Public Citizen also detailed a racial divide in terms of individual donations to super PACs and political campaigns from 2010 through 2018. Based on an analysis of more than 16,700 zip codes, the group found that donors in the top 10 majority white zip codes gave $1.85 billion while donors in the top 10 majority-minority zip codes gave $179 million—or less than a tenth of the donations from mostly white communities.

Individual contributions to campaigns and parties are capped, but there's no limit for giving to super PACs, which can solicit and spend unlimited amounts as long as they don't give money to candidates or parties, or coordinate directly with campaigns. Oligarch Overload pointed out that "individual donors are the primary funders of super PACs, which are required to disclose their donors, unlike 'dark money' nonprofits, which are not required to do so."

Corporations United—authored by Rick Claypool, a research director for Public Citizen's president's office—addresses corporate spending on political elections.

"Thanks to Citizens United, corporations can now channel as much money as they want into dark money groups that influence elections—over $1 billion and counting—so it's not possible to know exactly how much corporate election spending is occurring," the report explained.

"Nevertheless, FEC data from the Center for Responsive Politics ( reveals that over 2,200 corporations have reported a total of $310 million in donations to over 500 political entities for the purpose of influencing elections," the report continued. "The top 20 corporate donors account for $118 million—more than a third—of the corporate donations reported to the FEC."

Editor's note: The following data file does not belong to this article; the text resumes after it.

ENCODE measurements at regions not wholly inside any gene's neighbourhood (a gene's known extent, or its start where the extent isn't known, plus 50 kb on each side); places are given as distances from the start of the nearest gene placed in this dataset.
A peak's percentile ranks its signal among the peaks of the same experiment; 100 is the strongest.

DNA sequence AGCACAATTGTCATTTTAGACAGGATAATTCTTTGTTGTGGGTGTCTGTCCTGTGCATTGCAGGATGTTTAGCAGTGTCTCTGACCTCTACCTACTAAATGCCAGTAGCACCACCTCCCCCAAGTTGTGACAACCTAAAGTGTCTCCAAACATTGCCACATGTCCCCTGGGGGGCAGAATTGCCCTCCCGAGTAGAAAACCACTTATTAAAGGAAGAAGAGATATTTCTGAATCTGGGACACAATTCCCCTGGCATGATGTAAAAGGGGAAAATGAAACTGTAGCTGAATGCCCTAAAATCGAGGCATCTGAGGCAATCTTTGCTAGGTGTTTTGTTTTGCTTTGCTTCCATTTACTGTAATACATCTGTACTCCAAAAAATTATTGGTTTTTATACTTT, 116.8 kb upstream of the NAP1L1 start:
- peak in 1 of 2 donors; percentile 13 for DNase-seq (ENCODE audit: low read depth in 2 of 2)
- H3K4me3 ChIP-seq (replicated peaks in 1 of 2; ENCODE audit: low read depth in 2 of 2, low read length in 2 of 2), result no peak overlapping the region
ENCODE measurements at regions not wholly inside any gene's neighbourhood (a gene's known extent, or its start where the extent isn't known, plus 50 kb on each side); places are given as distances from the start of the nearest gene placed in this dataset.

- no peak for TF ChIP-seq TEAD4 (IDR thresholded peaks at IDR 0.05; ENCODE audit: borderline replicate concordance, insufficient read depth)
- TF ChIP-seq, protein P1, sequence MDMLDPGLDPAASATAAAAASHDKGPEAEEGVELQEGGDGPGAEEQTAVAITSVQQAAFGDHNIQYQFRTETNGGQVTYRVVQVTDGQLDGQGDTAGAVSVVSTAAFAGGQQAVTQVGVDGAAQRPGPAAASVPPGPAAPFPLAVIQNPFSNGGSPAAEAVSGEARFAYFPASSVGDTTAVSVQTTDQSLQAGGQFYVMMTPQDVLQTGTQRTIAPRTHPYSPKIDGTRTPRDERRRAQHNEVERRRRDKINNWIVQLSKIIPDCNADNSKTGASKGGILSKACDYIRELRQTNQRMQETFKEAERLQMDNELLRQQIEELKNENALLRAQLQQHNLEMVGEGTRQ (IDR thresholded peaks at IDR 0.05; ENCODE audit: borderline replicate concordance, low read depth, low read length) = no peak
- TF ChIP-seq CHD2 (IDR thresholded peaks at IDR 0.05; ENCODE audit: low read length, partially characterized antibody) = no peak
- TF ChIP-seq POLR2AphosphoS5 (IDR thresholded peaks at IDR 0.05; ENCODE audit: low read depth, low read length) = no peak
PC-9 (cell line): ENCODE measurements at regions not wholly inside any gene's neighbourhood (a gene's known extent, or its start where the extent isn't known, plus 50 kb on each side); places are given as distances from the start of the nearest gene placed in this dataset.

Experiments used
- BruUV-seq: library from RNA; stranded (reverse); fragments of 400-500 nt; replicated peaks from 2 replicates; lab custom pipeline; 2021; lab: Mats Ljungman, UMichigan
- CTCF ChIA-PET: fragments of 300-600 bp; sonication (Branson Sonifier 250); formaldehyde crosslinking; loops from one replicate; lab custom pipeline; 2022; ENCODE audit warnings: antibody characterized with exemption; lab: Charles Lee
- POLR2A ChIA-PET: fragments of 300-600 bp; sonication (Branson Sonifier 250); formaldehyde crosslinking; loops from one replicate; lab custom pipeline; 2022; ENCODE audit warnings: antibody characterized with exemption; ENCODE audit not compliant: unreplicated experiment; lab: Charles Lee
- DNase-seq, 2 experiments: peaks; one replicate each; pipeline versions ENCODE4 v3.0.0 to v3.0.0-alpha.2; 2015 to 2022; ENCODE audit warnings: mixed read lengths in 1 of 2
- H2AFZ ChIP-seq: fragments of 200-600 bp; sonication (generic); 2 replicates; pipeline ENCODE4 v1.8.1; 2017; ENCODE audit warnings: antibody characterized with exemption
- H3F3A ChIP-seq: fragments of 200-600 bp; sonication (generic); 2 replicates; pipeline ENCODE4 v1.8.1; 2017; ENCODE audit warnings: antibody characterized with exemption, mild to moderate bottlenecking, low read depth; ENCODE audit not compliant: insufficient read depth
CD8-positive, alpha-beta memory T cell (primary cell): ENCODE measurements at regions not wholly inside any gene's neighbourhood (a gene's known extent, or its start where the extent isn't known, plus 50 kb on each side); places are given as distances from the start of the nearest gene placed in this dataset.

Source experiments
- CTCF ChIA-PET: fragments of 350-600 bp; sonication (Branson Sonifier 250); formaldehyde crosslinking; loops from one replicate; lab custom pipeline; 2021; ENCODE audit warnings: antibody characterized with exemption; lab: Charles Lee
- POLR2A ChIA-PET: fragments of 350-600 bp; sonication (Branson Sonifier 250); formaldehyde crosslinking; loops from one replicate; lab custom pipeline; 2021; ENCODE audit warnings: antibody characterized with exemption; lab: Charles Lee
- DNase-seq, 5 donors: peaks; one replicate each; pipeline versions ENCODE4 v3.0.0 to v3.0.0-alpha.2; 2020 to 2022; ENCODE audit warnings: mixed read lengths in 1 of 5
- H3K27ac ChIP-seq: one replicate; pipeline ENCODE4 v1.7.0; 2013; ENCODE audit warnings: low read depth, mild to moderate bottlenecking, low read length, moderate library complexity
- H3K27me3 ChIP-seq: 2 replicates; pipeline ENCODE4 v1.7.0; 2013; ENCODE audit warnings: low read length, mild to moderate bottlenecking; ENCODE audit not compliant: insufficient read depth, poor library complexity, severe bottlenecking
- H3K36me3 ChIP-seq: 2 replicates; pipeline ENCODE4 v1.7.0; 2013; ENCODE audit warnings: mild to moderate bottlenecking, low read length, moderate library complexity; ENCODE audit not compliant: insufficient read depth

Only four of the report's top 20 corporate donors are publicly traded companies—three energy giants (Chevron, NextEra Energy, and Pinnacle West Capital) and RAI Services Co., part of the tobacco company Reynolds American Inc. Among both public and private political corporations, the greatest number (seven) are fossil fuel companies.

In addition to the money that goes directly from corporations to political entities, Public Citizen documented 30 corporate trade groups that don't disclose donors spending $226 million on influencing elections—which brought the total for corporate political spending to at least $539 million. As the report put it, "This is almost certainly an undercount."

"The surge in corporate spending primarily benefited a handful of super PACs that were dedicated to electing Republicans during the Obama administration and/or supporting candidates in the 2016 Republican presidential primaries," according to Corporations United.

Although the report focused on corporate rather than individual political spending, it noted that "all 20 of the reported corporate donors have executives, chairpersons, or other top figures who have who also have donated generously to political campaigns—collectively, more than $127 million, mostly to support Republicans." Additionally, among the 16 private companies, more than half are run by by billionaires.

"After Citizens United, corporations appear to have become political piggybanks for the ruling class," Claypool concluded. "It's through these insidious means that wealthy interests drown out the voices of struggling Americans."